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Yves D’Hauwers, Primalof:
“We’ve had a fairly good chicory year, but pricing remains difficult”
The De Smet family has been active as a wholesaler in the chicory sector for four generations. Their subsidiary Primalof is specialised in the production and sales of fresh and cooked chicory. Owner Yves D’Hauwers is satisfied with the progress made last year.
Chicory, and outdoor chicory in particular, is considered a typically Flemish vegetable. The chicory roots can literally be found in Brussels. Apparently, a local farmer was the first to cover the chicory roots with a layer of earth, after which white leaves sprouted. Like in neighbouring countries the Netherlands and France, Eurostat’s statistics show a decline of the area. The Belgian chicory area dropped in ten years time from 3,600 hectares in 2006 to 2,100 hectares in 2016. The Netherlands, France and Belgium are the most important chicory producers in the world. The chicory sector has shown a declining trend for years. Sales prices are far below cost price, and consumers eat less and less chicory. Moreover, there’s increasing competition from important sales countries such as Germany.
A large part of Belgian chicory remains in Belgium. Other important destinations are France and Germany. Belgian chicory is also becoming more and more popular in the US. In Flanders, about 300 chicory producers are active. One of those is Yves D’Hauwers of Primalof. This company is specialised in the production and sales of fresh and cooked chicory. Yves says he’s very satisfied with the past chicory year. “The past year was fairly good for us, particularly regarding sales. However, pricing is difficult every year.” Chicory is losing ground, but is still in the top five of vegetables eaten most often. On average, the Belgians eat three kilograms per person per year, which is considerably more than the 300 grammes consumed in Germany per person per year.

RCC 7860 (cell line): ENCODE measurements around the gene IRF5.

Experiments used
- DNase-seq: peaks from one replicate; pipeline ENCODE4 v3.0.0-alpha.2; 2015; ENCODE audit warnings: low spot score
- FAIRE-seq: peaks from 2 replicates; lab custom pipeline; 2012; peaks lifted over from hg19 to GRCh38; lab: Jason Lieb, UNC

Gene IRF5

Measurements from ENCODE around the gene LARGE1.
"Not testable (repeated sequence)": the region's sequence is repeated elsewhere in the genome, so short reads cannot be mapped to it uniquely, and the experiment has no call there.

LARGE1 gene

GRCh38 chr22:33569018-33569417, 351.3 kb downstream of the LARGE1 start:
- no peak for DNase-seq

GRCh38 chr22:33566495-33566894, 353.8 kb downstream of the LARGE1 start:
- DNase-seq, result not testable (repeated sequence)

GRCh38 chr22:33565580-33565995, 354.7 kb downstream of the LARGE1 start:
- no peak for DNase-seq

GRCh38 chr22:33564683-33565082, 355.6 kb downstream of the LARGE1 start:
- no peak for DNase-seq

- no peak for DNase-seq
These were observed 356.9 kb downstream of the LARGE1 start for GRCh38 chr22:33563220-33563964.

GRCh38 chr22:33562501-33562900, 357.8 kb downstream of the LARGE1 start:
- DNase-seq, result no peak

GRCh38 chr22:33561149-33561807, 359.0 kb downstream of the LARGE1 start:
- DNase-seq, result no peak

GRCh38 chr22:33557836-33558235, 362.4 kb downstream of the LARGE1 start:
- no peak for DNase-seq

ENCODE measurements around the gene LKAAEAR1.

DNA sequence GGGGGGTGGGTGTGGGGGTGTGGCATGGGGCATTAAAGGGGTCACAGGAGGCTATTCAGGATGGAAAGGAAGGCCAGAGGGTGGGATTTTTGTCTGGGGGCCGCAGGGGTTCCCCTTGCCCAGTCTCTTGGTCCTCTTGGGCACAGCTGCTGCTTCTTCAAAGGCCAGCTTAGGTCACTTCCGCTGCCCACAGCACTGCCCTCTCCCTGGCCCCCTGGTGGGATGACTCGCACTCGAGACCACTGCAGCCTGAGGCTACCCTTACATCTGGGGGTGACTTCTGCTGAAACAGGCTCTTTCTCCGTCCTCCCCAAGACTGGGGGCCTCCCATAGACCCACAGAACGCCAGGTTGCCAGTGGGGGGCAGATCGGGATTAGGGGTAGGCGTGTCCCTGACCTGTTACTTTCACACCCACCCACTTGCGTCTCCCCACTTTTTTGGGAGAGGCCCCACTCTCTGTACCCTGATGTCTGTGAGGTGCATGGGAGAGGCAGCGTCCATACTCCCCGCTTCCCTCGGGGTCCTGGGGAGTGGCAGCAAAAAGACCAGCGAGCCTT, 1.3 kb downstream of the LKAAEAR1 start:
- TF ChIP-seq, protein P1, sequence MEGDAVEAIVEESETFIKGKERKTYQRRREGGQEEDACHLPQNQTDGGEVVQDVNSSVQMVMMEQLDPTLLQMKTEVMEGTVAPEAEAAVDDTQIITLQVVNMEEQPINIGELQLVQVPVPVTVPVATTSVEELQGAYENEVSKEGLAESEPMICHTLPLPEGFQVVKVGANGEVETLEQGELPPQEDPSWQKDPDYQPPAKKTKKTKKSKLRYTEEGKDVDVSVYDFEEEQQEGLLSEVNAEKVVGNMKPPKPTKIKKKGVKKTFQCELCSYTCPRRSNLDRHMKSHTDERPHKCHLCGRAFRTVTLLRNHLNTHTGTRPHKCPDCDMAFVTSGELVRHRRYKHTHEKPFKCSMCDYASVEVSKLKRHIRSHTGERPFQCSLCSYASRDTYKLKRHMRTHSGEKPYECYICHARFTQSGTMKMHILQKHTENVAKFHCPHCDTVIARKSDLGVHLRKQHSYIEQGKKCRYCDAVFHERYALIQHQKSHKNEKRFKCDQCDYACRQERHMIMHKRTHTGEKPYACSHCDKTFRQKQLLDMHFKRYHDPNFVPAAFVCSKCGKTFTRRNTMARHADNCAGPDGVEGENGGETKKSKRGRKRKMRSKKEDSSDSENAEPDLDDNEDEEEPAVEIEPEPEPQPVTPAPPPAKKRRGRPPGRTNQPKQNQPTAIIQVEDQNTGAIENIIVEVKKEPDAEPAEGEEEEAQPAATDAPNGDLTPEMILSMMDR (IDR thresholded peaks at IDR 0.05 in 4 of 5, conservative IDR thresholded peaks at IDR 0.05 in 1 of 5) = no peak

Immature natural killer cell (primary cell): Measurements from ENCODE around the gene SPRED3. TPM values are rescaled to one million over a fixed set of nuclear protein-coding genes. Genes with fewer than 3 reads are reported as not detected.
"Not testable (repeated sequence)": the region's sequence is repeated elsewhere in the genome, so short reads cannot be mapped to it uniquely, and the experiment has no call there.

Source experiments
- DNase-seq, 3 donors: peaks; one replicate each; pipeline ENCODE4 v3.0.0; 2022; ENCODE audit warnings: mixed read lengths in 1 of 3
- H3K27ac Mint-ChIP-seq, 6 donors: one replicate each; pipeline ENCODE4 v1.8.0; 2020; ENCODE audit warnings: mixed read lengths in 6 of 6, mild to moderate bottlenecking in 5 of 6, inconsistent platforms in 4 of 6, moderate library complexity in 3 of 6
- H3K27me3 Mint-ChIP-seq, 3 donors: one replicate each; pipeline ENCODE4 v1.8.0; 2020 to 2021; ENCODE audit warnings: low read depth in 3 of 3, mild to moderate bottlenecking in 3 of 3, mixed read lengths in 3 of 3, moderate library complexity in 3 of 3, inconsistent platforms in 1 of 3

Chicory is a double production. The roots are produced first, and the heads, or the actual vegetable, later. The chicory pens are bought by Primalof from growers who grow chicory roots for them per contract. Although chicory is produced year-round, consumption is largest during the winter moths. “The vegetable is particularly popular during the holidays. It’s always exciting to be able to supply everything the customers ask for,” he says. Annually, Primalof produces about 3,500,000 kilograms of chicory, and they mostly supply to the F1-channel on the domestic market. All chicory is packed. The majority in flow-pack, and the remainder in bags of one kilogram and punnets. “We try to sell our own product as much as possible. Only when we have shortages do we buy extra product from Belgian auctions.”
Convenience and being distinctive
Primalof was one of the first to supply cooked chicory in Belgium. They decided to introduce this product in order to be distinctive from other suppliers of fresh chicory. Yves: “With the vacuum-cooked chicory, we add value to the product, and we offer convenience to the buyers. The cooked chicory is prepared naturally, without adding salt, preservatives or flavouring. Besides, the cooked product has a shelf life of three weeks, and a lovely yellow colour after preparation.” Production takes place in a separate production location at Primalof. Although volume is currently not growing, the owner feels positive about the future of cooked chicory. “The product is doing well, but not exponentially. It’s not an obvious market, and growth goes very gradually. We’ve consciously chosen this, because it’s a product that’s very labour-intensive, as well as being quite expensive to produce.”
Publication date: 2/14/2018
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